Jesus’ most consistent social action was eating in new ways and with new people, encountering those who were oppressed or excluded from the system. A great number of Jesus’ healings and exorcisms take place while he’s entering or leaving a house for a meal. In the process he redefines power and the kingdom of God. Jesus shows us that spiritual power is primarily exercised outside the structure of temple and synagogue.
As Christianity developed, the Church moved from Jesus’ meal with open table fellowship to its continuance in the relatively safe ritual meal we call the Eucharist. Unfortunately, that ritual itself came to redefine social reality in a negative way, in terms of worthiness and unworthiness—the opposite of Jesus’ intention! Even if we deny that our intention is to define membership, it is clearly the practical message people hear today. It is strange and inconsistent that sins of marriage and sexuality seem to be the only ones that exclude people from the table when other sins like greed and hatefulness are more of a public scandal.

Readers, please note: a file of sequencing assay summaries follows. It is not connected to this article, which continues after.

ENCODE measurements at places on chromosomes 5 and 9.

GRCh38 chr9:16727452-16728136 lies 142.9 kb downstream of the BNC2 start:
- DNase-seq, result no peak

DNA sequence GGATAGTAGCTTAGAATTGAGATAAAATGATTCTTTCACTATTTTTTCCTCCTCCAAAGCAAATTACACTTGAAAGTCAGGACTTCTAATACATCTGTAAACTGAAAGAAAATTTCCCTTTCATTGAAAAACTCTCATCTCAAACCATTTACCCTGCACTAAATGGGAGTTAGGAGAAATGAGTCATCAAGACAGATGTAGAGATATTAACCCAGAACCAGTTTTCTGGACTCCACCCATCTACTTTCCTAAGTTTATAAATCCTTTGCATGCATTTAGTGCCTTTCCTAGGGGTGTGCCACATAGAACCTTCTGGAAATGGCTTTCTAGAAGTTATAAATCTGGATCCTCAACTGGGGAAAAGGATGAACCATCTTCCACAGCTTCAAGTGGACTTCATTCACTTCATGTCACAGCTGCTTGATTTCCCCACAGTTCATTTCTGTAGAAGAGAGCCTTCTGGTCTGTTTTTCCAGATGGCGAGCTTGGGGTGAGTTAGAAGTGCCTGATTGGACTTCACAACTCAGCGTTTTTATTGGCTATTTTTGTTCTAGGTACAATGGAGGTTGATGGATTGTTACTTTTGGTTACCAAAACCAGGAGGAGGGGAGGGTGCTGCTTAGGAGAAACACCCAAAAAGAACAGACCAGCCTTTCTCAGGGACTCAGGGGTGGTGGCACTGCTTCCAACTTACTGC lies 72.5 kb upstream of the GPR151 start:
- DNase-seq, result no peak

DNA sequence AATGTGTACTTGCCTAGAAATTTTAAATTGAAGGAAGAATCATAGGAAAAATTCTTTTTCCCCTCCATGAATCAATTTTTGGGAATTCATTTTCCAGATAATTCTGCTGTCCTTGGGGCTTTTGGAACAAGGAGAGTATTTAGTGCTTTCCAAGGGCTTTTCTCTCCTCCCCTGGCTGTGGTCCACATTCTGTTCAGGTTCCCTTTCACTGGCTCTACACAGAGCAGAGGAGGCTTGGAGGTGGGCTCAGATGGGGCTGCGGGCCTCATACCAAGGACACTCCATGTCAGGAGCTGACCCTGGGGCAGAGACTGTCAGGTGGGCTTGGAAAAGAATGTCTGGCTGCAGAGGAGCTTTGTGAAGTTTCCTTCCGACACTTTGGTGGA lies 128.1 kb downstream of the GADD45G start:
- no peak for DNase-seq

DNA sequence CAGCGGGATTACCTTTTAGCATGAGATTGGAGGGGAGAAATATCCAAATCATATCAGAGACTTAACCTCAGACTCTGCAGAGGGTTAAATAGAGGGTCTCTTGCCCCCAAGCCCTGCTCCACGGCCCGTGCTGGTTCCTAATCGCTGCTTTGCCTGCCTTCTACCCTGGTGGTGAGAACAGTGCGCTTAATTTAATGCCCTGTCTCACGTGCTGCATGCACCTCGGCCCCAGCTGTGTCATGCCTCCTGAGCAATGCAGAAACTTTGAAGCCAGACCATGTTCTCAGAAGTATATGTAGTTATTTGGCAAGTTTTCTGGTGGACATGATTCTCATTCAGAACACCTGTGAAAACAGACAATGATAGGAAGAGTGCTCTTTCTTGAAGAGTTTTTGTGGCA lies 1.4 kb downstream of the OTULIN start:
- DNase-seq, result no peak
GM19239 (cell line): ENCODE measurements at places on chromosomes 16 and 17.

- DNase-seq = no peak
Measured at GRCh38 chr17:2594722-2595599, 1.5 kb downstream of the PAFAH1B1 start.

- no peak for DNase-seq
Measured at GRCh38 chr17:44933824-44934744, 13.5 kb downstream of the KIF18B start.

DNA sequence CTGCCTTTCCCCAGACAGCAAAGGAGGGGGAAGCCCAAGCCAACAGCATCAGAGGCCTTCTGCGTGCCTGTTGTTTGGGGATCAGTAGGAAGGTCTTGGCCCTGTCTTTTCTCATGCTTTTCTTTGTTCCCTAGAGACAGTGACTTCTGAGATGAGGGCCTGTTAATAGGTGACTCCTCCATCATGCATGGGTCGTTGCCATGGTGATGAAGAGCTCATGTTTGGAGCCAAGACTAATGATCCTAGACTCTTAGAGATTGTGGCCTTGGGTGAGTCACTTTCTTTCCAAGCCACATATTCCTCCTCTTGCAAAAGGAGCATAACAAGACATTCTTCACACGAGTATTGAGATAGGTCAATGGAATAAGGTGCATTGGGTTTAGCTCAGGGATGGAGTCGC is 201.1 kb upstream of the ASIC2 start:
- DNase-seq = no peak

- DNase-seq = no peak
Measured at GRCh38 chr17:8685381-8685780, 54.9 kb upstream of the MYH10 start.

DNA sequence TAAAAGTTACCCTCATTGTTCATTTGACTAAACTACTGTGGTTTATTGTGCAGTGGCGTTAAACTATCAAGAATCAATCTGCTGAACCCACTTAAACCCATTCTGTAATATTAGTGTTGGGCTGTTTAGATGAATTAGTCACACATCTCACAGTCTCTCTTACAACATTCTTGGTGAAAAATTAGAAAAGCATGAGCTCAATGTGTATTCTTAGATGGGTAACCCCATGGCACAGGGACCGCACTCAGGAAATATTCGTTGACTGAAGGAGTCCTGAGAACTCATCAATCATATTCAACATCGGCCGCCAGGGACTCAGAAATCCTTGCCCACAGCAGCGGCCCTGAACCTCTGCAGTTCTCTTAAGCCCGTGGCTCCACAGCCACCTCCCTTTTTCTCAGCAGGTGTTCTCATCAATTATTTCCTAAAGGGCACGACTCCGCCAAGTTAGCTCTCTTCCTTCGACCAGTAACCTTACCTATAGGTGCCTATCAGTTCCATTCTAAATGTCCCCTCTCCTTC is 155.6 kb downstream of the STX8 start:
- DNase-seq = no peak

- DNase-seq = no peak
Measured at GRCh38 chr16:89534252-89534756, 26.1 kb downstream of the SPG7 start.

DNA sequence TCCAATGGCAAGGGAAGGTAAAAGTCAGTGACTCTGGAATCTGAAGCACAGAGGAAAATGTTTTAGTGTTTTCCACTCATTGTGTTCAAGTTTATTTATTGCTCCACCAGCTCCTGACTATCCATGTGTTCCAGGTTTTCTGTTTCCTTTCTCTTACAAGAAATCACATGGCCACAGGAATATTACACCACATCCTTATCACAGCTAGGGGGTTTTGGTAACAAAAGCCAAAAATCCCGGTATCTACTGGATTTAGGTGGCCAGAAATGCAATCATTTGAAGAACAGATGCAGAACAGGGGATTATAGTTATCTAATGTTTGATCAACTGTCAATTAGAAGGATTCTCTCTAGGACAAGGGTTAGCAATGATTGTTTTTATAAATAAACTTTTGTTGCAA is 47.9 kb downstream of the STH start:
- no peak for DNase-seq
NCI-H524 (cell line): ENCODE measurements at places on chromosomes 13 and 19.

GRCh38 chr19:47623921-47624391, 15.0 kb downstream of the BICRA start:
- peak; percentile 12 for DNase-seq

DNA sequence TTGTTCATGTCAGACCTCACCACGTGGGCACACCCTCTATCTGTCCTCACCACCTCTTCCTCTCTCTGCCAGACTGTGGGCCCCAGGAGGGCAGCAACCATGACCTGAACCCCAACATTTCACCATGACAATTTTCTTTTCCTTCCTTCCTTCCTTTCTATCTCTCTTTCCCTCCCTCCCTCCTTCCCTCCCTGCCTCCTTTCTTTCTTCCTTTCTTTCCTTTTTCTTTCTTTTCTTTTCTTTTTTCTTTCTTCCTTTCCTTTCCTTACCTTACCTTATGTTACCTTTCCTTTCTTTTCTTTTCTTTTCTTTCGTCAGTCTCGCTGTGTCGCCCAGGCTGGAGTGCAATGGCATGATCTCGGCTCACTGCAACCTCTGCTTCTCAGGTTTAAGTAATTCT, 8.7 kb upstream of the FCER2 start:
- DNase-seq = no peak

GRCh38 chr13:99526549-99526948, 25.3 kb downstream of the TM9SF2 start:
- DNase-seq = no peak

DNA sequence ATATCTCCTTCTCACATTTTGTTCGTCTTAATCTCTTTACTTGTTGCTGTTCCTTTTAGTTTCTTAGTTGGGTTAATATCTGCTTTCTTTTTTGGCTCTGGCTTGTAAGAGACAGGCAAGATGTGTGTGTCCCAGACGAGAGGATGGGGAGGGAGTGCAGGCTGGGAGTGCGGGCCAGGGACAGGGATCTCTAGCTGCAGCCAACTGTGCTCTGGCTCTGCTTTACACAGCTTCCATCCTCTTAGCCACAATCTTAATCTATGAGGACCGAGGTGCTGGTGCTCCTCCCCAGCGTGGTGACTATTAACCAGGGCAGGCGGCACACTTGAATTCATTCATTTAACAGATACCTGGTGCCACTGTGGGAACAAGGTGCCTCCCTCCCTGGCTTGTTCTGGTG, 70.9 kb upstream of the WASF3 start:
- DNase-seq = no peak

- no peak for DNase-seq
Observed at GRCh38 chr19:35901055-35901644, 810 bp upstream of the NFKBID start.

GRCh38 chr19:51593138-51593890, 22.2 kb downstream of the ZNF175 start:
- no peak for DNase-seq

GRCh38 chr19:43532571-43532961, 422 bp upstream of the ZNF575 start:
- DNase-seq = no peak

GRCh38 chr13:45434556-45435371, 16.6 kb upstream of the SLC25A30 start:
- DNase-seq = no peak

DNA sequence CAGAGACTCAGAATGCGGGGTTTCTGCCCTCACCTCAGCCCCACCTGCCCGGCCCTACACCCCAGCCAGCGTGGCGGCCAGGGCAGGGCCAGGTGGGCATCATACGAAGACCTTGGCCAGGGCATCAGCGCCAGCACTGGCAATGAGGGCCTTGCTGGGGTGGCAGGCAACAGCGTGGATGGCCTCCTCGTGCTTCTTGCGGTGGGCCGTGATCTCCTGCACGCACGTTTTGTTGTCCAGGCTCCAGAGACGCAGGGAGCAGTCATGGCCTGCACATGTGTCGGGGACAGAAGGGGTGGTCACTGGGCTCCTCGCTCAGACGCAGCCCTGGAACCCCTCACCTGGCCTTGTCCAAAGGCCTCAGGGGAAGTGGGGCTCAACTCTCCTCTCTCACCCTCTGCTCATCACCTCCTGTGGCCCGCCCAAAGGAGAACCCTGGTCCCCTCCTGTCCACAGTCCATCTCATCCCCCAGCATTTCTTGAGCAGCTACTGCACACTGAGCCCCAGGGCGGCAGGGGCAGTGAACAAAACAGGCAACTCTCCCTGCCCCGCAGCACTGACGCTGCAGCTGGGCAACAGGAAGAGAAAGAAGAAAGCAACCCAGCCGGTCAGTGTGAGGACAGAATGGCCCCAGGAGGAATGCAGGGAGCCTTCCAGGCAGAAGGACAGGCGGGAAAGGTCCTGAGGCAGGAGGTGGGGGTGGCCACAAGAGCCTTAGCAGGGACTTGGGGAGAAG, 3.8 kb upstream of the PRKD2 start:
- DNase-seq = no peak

Notice how Jesus is accused by his contemporaries. By one side, he’s criticized for eating with tax collectors and sinners (Matthew 9:10-11, for example); by the other side, he’s judged for eating too much (Luke 7:34) or with the Pharisees and lawyers (Luke 7:36-50, 11: 37-54, 14:1). He ate with both sides. He ate with lepers (Mark 14:3), he received a woman with a bad reputation at a men’s dinner (Luke 7:36-37), and he even invited himself over to a “sinner’s” house (Luke 19:1-10). He didn’t please anybody, it seems, always breaking the rules and making a bigger table.
During Jesus’ time, religious law was being interpreted almost exclusively through the Book of Leviticus, particularly chapters 17-24, the Law of Holiness. Jesus critiques his own tradition. He refuses to interpret the Mosaic law in terms of inclusion/exclusion, the symbolic self-identification of Judaism as the righteous, pure, elite group. Jesus continually interprets the Law of Holiness in terms of the God whom he has met—and that God is always compassion and mercy.